Today Employers Must Start Using The New Form I-9
Starting Today Employers Must Use The New Form I-9
As of today, May 1, 2020, Employers MUST use the new version of the Form I-9 showing expiration date of 10/31/2022 at the top right of the form.
Hopefully, all employers are already using the new version of the Form I-9, and this is simply a reminder that as of today, employers may be subject to fines and penalties if they use the expired version that was allowed by USCIS until April 30, 2020.
For more details about the new form I-9, please see our previous article here:
https://www.usimmigrationcompliance.com/single-post/2020/02/06/USCIS-Releases-new-Version-of-Form-I-9-What-Employers-Need-to-Know Employer Should Ensure Their I-9 Vendors and Onboarding Services Use New I-9: Remember that if the employer is using a third party vendor or onboarding service for electronic I-9s, the employer is still 100% liable for any errors. If your company uses an I-9 vendor or onboarding service, we recommend that you check to make sure that system is fully updated to include the latest version of the form I-9, and that the form I-9 functions are up to date with current government standards. I-9 Administrator Certification & Training:
ICE Best Practices includes annual I-9 administrator and certification training. If our I-9 administrators have not gone through training on the new I9, now is the time to have them trained by I-9 experts. If you have I-9 questions, or if you are unsure if your I-9 vendor is up to date with latest government I-9 requirements, please consider registering for one of our live I-9 training webinars, taught by licensed and experienced corporate immigration attorneys, by clicking here: https://www.usimmigrationcompliance.com/training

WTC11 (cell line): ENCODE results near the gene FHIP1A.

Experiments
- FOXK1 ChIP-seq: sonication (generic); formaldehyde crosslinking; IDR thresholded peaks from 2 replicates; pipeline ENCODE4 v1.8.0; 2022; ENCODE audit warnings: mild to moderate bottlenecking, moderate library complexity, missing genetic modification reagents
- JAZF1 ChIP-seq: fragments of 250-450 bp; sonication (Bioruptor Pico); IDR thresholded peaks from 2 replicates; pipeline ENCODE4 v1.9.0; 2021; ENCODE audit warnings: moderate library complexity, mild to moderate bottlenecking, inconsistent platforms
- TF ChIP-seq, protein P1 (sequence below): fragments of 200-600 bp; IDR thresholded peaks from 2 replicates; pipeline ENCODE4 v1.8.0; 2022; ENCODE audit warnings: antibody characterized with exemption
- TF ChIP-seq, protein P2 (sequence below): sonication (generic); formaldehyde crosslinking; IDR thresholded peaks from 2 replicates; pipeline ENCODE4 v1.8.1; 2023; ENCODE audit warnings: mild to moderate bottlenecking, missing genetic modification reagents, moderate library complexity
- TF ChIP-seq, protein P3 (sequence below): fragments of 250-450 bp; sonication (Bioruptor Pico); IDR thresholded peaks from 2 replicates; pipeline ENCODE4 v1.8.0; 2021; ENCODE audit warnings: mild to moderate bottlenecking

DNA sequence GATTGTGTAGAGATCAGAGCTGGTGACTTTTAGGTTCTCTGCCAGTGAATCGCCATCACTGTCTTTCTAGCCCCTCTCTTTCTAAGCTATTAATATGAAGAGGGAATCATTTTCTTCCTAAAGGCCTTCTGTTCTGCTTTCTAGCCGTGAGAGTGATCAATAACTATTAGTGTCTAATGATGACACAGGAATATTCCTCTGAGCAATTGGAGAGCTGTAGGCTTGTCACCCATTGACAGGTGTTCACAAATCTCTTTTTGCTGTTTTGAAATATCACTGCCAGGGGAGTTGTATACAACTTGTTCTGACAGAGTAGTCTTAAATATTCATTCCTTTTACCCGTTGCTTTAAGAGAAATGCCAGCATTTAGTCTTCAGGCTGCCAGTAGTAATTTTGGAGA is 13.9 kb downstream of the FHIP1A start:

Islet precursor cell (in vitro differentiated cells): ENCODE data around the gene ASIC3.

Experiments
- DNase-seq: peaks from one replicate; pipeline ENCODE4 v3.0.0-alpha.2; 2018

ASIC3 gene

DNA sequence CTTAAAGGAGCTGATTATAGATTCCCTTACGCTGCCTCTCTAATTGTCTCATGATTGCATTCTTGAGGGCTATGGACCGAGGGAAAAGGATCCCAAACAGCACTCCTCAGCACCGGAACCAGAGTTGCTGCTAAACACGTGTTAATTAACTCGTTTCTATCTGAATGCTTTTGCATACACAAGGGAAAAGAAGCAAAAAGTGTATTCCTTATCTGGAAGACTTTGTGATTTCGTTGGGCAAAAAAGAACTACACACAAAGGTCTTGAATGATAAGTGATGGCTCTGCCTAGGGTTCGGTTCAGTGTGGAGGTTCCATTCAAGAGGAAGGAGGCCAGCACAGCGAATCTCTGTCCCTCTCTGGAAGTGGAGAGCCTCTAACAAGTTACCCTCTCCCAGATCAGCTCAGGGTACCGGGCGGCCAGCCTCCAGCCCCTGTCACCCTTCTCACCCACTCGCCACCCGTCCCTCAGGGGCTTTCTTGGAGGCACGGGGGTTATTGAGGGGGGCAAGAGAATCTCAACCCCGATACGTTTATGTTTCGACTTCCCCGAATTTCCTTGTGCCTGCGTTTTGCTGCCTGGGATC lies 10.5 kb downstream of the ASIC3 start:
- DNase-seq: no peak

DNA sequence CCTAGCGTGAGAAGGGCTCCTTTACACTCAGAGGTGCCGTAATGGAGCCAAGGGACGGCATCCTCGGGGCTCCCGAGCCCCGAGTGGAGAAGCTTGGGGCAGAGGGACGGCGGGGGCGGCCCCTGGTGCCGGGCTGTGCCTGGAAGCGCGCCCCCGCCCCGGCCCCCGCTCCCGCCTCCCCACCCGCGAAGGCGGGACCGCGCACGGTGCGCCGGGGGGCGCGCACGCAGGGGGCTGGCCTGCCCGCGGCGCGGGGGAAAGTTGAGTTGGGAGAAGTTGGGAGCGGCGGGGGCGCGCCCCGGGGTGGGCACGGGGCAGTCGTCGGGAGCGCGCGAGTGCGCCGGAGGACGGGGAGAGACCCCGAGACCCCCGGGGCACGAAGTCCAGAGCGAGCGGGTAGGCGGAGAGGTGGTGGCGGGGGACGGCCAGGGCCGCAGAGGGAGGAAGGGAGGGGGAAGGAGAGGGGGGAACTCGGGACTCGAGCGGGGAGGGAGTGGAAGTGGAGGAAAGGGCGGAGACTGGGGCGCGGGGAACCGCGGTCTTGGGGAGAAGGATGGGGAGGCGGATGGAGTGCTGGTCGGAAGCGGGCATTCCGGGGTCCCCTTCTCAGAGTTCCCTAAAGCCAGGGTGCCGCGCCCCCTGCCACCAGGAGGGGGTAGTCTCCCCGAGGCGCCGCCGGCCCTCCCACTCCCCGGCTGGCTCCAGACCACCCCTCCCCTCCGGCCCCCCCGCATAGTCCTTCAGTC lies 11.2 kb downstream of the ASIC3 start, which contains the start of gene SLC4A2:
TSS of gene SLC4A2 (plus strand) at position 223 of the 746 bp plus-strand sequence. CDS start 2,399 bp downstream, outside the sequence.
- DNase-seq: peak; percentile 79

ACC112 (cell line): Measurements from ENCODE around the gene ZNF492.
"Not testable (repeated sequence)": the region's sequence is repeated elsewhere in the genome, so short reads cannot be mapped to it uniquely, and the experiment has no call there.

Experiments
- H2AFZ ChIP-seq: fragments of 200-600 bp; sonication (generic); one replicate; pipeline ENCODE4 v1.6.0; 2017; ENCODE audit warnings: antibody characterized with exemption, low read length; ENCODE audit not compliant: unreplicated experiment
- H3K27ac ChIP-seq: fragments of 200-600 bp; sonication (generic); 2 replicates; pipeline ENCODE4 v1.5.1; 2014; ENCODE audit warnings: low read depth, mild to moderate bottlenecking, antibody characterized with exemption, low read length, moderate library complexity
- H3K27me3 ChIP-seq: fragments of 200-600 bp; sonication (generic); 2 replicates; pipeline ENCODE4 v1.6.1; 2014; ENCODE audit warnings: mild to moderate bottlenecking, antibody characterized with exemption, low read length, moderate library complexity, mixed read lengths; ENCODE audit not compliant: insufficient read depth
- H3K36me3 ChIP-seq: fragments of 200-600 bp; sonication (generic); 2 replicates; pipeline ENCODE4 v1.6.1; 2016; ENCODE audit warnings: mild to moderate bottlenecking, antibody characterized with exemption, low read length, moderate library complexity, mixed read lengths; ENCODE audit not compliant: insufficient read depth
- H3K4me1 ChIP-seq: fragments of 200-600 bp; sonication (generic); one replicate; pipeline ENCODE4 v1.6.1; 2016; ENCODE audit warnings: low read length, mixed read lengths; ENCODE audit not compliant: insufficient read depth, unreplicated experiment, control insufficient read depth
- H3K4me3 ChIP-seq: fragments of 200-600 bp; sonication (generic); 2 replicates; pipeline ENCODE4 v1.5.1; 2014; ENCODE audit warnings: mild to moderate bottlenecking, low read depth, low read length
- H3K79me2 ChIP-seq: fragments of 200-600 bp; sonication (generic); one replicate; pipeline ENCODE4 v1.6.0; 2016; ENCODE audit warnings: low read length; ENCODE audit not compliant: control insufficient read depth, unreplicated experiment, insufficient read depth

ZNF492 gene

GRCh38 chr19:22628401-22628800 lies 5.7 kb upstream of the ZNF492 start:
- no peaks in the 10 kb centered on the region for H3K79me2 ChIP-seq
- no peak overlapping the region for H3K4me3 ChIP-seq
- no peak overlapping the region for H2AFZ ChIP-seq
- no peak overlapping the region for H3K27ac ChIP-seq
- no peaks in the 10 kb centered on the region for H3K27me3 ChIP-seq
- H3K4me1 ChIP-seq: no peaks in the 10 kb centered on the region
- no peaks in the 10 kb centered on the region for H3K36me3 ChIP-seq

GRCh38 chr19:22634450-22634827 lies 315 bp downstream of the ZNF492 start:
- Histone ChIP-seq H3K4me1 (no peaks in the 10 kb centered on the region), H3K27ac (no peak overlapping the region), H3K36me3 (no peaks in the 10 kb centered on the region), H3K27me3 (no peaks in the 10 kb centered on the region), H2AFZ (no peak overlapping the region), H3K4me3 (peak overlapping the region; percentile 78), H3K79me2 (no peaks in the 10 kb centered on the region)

Business Immigration Attorney MDIVANI CORPORATE IMMIGRATION LAW FIRM
NOT LEGAL ADVICE: This article is for educational purposes only, it is not legal advice that may be applicable to our situation
The information provided here does not constitute legal advice. It is general information regarding law and policy that may be applicable to your particular HR issue or legal problem. Information provided in this blog, or any of our other public posts, does not create an attorney-client relationship. For specific advice you can rely upon, please contact your attorney.